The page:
Saturday, December 06, 2014

What Does The Rolling Stone Rape Story Debacle Show? (1)

   It doesn't show much of anything about rape...
   But it does show something about us. Specifically, that we have become too credulous about rape accusations. The 'we' here is roughly liberals--though the effect seemed to me to extend well into the center. Of course it extends to the left--neo-PCs, "SJW"s, and the radical vanguard of feminism are obviously afflicted by this problem.
   This observation will, I expect, be met with vicious denunciations--but it's difficult to deny. We have just gone through an experience in which an extremely strong consensus came into existence almost instantaneously all across the leftosphere--an instant consensus that unquestioningly accepted a radically implausible rape accusation. I scanned the web hard in the days after the story broke, and found virtually no one--not even in comment sections--raising any doubts about the story. Even very timid suggestions that the story might be questioned were shouted down. When perfectly reasonable questions finally did start appearing, they were immediately accused of "denialism," "trutherism," "rape apologism," and, that go-to accusation of the far web left, "victim-blaming."
   Much of the web fell for an obviously false story, it fell hard, and it used shrill moral condemnation to shout down any politically incorrect questions, even the most obvious and reasonable ones.
   This is a problem.
   A big, big problem.
   It's tedious to repeatedly have to say things like: yes, many real rape victims are not believed. Yes, that is still a problem. And yes, I take it very seriously. But the solution to that problem is not the one that has been sold to liberals and centrists by the more extreme left. The solution to the problem is not to believe every accusation, no matter how implausible. That is insanity. It is a blueprint for disaster. What we have just seen is, in essence, the application of that mindless principle. We didn't need this to happen in order to see that the proposed principle was crazy. Many of us have been pointing out that it is crazy. But, of course, such suggestions were met with the litany of accusations listed above...denialism, victim-blaming, etc. etc. etc...
   There's a lot of blame to go around here. Jackie did wrong. Rolling Stone did wrong. But the neo-PCs, SJWs, extremist feminists and others that compose the ascendant extreme left deserve a large part of the blame, too. These are the people that are driving much of the current public conversation about so-called "social justice," and who are managing to persuade liberals to move beyond reasonable, liberal principles toward insane radical ones. And liberals are to blame for being dumb enough to fall for it, frankly.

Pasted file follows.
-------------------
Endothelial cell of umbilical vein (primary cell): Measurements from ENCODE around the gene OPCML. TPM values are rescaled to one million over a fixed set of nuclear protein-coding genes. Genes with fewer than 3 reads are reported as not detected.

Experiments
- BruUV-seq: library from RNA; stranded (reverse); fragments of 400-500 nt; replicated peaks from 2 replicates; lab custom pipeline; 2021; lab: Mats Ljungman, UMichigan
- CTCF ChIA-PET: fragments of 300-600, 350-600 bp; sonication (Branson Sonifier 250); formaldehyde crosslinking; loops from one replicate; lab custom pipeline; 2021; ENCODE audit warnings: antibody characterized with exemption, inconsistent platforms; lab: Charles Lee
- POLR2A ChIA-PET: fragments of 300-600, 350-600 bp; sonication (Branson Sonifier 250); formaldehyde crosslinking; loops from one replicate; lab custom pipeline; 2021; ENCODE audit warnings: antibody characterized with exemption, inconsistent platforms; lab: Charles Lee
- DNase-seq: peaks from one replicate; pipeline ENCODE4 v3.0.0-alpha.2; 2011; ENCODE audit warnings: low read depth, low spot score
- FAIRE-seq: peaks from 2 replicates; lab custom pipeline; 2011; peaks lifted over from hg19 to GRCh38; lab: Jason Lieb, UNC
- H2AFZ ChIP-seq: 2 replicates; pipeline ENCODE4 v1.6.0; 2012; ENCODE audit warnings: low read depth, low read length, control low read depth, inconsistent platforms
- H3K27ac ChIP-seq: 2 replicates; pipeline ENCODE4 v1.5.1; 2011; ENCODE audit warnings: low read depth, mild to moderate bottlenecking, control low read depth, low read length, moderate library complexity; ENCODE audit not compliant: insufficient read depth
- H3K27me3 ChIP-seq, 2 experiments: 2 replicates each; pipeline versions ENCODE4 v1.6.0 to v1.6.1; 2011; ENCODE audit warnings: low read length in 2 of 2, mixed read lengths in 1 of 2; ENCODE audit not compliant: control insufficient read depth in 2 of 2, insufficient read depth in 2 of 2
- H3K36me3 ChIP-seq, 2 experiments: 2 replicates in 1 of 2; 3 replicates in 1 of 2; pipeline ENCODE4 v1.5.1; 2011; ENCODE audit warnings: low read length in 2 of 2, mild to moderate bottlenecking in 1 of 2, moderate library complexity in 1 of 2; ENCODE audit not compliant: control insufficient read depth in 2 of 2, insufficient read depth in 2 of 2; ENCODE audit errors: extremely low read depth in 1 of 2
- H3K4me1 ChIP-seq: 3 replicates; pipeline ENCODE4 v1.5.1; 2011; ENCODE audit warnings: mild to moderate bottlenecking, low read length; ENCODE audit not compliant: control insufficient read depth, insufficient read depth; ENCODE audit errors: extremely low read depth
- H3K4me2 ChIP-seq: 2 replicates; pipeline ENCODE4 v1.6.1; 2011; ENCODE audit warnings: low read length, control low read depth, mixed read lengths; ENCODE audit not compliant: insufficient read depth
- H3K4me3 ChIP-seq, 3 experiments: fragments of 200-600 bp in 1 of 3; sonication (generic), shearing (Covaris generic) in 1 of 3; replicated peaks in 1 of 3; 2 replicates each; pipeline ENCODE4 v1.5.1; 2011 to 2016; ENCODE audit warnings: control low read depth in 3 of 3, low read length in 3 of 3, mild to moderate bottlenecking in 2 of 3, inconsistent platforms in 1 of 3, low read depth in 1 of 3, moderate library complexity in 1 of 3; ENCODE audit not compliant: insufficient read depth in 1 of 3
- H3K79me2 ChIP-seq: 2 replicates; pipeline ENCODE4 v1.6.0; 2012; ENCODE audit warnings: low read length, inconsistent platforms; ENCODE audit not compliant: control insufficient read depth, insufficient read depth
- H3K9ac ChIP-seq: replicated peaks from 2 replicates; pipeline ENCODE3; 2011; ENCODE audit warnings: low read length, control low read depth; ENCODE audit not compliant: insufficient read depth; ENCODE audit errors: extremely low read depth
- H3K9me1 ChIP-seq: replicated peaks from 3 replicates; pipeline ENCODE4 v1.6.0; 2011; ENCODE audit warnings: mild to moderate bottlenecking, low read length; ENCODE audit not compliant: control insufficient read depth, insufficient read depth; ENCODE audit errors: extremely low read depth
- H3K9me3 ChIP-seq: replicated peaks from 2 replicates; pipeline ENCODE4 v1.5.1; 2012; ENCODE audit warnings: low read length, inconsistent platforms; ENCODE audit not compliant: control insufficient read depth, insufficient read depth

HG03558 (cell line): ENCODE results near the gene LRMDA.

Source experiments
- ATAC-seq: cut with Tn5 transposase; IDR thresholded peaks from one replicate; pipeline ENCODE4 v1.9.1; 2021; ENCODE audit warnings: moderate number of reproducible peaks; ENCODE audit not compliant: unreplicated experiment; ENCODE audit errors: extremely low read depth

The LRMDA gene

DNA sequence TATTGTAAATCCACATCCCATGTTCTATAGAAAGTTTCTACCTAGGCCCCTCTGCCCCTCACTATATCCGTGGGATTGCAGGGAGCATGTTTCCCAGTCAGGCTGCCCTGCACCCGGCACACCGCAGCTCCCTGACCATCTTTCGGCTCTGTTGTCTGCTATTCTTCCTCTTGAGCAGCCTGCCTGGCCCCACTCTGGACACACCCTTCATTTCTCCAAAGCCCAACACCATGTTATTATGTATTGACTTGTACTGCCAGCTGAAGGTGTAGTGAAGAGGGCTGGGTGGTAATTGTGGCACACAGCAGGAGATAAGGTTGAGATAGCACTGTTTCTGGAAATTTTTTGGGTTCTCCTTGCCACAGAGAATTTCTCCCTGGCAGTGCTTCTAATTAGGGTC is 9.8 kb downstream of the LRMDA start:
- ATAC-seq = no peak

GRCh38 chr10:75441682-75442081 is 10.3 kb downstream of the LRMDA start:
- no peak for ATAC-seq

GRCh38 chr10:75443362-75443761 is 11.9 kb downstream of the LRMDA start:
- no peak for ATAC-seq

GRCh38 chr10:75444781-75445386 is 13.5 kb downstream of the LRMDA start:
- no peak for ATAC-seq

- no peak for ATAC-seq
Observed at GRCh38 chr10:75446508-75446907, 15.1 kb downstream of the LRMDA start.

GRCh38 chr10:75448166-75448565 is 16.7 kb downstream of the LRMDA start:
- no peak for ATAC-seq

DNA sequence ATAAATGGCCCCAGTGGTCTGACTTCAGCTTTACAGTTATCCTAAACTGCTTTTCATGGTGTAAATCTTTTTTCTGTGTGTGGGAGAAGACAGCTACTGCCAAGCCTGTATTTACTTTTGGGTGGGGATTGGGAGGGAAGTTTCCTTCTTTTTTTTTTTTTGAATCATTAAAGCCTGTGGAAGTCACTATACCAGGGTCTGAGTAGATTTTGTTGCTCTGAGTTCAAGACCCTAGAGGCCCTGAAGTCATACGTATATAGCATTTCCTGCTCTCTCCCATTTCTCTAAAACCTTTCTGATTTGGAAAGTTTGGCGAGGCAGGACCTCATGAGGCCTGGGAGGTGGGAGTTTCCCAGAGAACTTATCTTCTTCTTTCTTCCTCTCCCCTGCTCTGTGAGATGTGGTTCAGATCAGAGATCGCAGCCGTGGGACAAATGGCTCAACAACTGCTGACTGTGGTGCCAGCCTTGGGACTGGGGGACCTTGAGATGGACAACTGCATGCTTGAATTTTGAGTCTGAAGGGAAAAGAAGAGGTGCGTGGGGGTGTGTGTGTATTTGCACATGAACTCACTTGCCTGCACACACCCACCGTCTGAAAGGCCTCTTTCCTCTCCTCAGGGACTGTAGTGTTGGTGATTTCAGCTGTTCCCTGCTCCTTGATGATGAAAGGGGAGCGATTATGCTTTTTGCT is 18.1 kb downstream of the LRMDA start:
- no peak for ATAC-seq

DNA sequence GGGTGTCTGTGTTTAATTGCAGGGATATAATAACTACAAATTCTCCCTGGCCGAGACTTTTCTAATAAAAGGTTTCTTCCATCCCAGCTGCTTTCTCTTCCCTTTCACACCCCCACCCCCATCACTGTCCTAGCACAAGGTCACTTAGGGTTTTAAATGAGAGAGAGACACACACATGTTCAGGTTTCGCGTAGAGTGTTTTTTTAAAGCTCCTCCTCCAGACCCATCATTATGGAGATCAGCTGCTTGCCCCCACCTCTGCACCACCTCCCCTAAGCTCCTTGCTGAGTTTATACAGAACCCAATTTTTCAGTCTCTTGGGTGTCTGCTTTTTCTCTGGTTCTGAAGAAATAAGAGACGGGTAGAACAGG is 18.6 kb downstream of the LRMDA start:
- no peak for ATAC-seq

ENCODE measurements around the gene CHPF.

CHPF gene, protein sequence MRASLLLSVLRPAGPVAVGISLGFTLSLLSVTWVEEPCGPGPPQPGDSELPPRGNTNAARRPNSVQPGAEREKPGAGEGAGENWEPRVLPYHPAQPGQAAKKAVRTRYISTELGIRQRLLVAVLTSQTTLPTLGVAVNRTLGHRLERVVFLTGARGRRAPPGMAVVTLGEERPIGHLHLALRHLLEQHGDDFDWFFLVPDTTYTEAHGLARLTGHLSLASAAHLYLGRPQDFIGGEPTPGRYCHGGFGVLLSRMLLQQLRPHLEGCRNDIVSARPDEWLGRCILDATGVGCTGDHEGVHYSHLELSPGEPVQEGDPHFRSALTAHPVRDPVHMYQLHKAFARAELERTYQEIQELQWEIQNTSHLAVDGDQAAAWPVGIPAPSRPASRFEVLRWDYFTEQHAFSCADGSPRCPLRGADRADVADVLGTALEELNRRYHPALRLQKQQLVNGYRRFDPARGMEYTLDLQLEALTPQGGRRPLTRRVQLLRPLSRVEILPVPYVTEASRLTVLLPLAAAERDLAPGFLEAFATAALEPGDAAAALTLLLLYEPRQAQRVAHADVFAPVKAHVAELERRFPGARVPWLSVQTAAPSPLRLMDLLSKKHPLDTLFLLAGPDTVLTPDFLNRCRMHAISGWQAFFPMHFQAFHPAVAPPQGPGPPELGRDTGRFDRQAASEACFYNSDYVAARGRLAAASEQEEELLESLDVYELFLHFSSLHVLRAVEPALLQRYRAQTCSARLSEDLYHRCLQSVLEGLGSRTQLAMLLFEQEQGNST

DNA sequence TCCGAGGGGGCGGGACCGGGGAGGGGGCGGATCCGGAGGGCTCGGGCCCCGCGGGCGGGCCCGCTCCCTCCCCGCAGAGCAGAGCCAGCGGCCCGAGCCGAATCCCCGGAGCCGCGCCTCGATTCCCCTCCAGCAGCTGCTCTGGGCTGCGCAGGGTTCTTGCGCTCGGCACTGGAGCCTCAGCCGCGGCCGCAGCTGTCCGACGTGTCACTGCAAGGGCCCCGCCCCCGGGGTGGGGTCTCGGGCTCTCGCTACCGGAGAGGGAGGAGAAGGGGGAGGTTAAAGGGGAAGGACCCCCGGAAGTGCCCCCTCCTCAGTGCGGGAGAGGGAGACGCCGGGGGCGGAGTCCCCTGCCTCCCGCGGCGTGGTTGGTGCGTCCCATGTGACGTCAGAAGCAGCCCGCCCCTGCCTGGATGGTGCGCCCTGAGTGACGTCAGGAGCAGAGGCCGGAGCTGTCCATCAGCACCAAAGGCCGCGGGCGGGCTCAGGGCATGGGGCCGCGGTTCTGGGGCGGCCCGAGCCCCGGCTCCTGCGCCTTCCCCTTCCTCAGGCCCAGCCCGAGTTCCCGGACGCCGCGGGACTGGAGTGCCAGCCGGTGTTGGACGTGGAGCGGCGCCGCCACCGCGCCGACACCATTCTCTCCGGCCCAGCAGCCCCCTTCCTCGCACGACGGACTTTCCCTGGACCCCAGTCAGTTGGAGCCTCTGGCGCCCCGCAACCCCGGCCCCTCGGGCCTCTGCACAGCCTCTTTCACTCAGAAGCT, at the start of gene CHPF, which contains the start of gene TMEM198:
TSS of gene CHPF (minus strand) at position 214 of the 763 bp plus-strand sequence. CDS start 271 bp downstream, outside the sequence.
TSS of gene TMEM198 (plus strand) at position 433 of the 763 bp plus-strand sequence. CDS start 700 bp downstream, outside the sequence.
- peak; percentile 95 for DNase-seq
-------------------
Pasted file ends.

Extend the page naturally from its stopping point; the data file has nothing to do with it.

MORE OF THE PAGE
Our best evidence indicates that about 1 in 20 (though perhaps as few  as 1 in 50, or nearly as many as 1 in 10) rape accusations made to the police in the U.S. are false. That's a pretty low rate, it seems, at least in the lower parts of the range. It may very well be that there is still too much incredulity about such accusations. But one thing is certain: it is obviously false that no one should ever doubt any rape accusation. That principle is rarely stated in such a clear and straightforward way, but that is, indeed, the principle that has been pushed on us by the relevant groups. It's wrong, and many of us--well, many of you, anyway--fell for it.
   This isn't an isolated case. The problem is a rather general one. An illiberal, irrationalist left has become vocal and influential, and liberalism has been tugged in that direction. From believe every accusation to only whites can be racist  and only men can be sexist to the "rape culture" and "cultural appropriation" confusions, liberals are being sold a bill of goods by the illiberal left. And if this is not resisted, liberalism is in danger of becoming the nutty, mindless mess that conservatives have long (falsely, in my opinion) accused it of being.


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